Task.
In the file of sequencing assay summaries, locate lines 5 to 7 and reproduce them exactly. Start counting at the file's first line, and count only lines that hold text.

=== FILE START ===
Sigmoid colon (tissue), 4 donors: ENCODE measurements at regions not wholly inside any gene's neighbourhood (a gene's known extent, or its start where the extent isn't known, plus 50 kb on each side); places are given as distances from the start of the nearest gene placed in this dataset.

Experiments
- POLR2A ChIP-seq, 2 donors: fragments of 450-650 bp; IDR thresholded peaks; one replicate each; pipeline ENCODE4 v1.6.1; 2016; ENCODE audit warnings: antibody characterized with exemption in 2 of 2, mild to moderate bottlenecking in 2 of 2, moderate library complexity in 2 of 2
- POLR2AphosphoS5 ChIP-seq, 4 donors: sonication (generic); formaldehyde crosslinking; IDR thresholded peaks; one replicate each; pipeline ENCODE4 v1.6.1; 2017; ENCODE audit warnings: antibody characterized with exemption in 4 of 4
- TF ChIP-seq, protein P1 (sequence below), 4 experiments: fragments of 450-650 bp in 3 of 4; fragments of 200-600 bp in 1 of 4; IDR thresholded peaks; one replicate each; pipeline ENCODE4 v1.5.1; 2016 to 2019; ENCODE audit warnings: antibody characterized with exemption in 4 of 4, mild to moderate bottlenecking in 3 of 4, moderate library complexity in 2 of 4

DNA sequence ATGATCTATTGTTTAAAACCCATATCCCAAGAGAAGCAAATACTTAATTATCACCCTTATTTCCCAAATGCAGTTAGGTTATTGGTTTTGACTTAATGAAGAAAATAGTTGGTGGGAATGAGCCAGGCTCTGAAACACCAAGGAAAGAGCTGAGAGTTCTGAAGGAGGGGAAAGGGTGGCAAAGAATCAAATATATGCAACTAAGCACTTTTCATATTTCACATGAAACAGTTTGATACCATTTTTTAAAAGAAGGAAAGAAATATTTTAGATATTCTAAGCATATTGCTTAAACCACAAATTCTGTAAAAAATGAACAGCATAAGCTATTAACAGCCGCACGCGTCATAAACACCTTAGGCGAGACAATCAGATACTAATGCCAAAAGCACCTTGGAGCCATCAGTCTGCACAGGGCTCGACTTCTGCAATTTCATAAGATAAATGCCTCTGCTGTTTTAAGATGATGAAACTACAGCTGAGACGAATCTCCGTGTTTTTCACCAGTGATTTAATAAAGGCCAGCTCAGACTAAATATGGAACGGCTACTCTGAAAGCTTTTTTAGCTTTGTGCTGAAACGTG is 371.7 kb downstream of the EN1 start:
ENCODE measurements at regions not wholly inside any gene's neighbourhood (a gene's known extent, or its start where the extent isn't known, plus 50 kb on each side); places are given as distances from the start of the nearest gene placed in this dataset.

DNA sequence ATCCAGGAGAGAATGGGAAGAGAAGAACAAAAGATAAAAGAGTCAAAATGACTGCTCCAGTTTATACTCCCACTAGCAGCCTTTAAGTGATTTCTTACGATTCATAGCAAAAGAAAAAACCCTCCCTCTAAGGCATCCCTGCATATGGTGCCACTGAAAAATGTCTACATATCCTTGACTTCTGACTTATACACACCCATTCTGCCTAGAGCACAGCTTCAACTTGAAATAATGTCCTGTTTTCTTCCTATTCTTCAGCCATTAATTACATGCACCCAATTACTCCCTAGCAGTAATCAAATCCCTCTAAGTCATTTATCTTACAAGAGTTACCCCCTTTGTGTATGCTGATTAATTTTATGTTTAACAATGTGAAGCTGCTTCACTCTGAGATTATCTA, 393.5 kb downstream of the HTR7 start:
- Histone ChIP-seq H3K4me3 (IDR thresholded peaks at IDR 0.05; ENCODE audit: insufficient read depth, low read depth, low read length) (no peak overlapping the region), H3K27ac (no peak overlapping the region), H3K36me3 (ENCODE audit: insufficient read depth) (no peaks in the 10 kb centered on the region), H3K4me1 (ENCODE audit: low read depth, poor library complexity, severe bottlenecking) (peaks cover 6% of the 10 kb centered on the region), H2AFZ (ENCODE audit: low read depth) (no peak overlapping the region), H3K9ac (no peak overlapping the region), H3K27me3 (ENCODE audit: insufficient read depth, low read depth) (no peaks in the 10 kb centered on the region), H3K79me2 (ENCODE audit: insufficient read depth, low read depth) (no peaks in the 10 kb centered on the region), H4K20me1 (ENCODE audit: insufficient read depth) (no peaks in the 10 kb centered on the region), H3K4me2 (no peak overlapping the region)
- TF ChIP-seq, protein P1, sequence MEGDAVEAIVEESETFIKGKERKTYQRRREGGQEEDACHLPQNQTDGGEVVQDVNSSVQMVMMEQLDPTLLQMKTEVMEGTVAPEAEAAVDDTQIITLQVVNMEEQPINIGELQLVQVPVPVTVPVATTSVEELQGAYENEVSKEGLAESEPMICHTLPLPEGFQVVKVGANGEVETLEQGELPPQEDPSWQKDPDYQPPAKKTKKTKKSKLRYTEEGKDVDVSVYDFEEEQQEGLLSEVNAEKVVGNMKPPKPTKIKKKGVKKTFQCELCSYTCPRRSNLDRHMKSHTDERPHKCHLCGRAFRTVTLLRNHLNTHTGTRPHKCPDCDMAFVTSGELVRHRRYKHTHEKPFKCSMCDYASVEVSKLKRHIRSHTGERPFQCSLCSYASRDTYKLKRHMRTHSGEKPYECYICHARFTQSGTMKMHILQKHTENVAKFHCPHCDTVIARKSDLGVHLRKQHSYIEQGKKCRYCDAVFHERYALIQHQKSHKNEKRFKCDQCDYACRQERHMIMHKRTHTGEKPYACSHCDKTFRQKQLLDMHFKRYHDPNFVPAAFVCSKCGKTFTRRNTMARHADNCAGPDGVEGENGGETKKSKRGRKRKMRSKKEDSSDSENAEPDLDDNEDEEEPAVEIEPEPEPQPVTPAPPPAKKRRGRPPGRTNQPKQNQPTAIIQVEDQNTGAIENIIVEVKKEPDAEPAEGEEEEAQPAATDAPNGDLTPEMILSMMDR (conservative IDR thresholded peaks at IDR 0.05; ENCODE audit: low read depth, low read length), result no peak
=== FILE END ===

- TF ChIP-seq, protein P1 (sequence below), 4 experiments: fragments of 450-650 bp in 3 of 4; fragments of 200-600 bp in 1 of 4; IDR thresholded peaks; one replicate each; pipeline ENCODE4 v1.5.1; 2016 to 2019; ENCODE audit warnings: antibody characterized with exemption in 4 of 4, mild to moderate bottlenecking in 3 of 4, moderate library complexity in 2 of 4

DNA sequence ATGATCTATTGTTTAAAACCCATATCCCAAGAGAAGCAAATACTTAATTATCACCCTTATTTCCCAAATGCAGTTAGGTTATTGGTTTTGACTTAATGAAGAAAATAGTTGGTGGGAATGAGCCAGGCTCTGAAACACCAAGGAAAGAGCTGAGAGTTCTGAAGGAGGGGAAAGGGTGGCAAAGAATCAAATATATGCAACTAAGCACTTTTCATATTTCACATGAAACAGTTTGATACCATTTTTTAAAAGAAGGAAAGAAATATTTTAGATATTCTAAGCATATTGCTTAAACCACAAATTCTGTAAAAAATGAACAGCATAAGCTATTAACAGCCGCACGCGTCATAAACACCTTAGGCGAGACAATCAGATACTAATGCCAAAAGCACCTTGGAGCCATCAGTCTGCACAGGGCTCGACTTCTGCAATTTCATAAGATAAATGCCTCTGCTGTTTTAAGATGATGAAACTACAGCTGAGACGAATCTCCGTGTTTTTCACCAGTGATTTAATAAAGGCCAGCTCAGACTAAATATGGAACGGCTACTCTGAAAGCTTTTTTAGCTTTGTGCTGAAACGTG is 371.7 kb downstream of the EN1 start:
ENCODE measurements at regions not wholly inside any gene's neighbourhood (a gene's known extent, or its start where the extent isn't known, plus 50 kb on each side); places are given as distances from the start of the nearest gene placed in this dataset.